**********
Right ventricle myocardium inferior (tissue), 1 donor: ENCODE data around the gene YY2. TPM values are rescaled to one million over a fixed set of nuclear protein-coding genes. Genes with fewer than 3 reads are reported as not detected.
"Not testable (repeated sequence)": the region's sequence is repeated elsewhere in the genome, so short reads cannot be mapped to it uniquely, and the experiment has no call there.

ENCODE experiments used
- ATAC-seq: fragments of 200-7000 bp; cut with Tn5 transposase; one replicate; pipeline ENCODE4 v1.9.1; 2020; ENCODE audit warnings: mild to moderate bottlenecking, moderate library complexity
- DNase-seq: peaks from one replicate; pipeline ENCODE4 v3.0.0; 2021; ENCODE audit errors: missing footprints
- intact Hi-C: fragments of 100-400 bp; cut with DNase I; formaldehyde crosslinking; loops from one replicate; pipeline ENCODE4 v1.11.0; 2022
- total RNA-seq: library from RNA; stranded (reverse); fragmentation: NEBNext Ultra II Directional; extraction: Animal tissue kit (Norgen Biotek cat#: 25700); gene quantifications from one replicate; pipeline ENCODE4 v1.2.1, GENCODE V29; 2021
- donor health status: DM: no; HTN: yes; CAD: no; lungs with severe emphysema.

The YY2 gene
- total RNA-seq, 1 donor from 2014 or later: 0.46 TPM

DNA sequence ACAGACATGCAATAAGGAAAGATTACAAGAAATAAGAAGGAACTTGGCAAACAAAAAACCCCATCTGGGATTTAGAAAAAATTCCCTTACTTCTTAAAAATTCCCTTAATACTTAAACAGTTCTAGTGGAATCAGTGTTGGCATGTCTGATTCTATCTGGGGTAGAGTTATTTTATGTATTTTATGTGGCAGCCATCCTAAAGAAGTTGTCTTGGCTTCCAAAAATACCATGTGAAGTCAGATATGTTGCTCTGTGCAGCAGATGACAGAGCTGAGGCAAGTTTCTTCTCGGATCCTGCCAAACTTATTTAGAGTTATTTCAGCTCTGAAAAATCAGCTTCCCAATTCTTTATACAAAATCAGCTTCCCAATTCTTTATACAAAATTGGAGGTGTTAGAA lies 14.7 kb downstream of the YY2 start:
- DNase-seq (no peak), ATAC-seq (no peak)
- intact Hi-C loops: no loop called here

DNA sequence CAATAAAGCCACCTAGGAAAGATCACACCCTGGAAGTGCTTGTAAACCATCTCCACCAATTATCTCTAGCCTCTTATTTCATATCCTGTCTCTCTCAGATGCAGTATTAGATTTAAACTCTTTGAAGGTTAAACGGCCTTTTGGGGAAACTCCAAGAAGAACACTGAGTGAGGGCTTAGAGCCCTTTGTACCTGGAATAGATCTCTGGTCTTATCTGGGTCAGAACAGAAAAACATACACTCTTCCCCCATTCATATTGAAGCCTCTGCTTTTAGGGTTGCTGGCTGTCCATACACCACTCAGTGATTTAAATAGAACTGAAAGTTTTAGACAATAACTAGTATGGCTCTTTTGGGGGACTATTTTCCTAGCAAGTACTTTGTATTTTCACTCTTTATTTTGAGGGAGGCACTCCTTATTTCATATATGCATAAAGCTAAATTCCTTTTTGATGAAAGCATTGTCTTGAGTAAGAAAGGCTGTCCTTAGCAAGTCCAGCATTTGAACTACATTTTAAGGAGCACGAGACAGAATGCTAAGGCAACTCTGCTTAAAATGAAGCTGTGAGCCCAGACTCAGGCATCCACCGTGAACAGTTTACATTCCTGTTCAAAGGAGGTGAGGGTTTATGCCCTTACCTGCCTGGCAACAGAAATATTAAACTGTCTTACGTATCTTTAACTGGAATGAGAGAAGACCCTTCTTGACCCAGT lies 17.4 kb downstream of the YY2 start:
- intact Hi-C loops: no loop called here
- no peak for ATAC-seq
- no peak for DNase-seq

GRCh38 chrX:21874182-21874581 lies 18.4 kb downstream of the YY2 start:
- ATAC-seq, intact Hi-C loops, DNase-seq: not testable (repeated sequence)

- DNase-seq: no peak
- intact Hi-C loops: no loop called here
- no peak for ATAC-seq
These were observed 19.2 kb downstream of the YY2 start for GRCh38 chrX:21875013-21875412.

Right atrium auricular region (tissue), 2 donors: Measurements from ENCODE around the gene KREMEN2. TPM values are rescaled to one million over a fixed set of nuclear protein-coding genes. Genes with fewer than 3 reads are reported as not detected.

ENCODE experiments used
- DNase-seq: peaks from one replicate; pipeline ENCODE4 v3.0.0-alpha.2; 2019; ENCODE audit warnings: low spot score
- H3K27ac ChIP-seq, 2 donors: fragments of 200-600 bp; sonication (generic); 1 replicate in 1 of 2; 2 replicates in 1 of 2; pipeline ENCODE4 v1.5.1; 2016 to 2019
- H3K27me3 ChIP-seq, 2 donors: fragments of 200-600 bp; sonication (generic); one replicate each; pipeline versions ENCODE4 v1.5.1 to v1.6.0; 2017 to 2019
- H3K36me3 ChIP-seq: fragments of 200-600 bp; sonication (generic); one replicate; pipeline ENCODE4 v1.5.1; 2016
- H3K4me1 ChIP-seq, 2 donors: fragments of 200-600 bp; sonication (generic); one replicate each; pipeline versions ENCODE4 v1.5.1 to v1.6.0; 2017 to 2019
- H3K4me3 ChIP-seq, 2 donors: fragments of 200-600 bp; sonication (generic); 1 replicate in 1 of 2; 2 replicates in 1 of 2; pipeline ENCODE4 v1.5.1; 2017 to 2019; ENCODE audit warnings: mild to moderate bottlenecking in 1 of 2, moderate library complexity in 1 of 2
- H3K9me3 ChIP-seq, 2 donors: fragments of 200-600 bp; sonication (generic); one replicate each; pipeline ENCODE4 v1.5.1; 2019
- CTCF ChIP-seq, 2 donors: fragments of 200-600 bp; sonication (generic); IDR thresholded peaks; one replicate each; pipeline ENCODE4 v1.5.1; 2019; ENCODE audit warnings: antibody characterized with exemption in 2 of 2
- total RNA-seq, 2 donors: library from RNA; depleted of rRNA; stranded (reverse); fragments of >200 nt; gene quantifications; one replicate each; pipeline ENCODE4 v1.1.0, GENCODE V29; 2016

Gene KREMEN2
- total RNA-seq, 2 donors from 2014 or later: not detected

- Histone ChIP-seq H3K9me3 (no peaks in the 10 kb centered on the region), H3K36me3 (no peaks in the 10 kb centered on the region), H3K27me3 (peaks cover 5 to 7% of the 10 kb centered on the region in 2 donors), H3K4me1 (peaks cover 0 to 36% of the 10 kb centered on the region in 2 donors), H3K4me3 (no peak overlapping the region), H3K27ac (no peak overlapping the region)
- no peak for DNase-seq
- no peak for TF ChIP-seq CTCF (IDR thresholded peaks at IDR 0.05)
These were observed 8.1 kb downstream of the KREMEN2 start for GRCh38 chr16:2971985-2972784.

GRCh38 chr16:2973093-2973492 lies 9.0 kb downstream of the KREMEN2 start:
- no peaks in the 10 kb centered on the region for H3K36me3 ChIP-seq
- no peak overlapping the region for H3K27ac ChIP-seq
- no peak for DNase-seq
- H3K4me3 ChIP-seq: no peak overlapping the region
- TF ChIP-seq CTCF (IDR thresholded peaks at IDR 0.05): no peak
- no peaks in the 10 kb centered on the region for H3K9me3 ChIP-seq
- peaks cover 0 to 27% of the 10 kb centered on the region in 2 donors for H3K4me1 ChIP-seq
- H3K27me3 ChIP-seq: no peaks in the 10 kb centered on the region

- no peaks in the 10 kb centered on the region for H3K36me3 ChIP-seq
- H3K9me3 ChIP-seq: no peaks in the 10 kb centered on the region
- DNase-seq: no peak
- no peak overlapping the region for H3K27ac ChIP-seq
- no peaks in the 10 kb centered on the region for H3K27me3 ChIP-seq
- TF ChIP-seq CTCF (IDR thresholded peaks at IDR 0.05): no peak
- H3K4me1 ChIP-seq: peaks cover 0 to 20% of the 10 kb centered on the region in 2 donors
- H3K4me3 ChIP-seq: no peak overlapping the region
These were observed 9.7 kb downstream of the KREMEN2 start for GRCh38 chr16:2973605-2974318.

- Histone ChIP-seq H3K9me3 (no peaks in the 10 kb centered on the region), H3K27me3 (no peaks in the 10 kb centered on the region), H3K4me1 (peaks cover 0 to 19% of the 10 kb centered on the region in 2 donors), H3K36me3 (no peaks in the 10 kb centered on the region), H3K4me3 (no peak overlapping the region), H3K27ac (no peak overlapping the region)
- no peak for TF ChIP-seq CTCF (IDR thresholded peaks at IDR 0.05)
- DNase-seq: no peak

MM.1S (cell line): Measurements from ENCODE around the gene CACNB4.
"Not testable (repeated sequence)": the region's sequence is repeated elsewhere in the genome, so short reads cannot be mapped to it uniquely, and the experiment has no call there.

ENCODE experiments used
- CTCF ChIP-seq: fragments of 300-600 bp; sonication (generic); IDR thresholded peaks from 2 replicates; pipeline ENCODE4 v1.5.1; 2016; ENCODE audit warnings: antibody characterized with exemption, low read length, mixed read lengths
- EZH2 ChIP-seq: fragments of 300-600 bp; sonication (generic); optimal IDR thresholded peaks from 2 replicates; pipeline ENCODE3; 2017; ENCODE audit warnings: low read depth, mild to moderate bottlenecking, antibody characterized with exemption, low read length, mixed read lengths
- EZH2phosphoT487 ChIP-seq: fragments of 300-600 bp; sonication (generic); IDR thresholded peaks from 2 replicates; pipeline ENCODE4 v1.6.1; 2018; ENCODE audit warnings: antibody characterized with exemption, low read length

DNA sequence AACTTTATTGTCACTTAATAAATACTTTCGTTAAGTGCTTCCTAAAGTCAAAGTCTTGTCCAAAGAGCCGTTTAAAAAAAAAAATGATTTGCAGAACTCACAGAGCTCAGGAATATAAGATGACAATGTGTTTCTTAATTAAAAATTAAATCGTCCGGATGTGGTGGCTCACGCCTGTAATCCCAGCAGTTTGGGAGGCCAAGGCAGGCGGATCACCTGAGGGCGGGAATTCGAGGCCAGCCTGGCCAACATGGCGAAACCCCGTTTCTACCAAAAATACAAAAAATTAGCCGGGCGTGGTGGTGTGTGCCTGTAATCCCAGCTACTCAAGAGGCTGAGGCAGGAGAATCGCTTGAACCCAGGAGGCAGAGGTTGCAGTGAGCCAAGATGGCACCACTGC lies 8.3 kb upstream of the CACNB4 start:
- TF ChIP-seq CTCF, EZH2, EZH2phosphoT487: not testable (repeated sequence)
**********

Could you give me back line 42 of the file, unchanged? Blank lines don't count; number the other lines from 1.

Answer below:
- no peaks in the 10 kb centered on the region for H3K36me3 ChIP-seq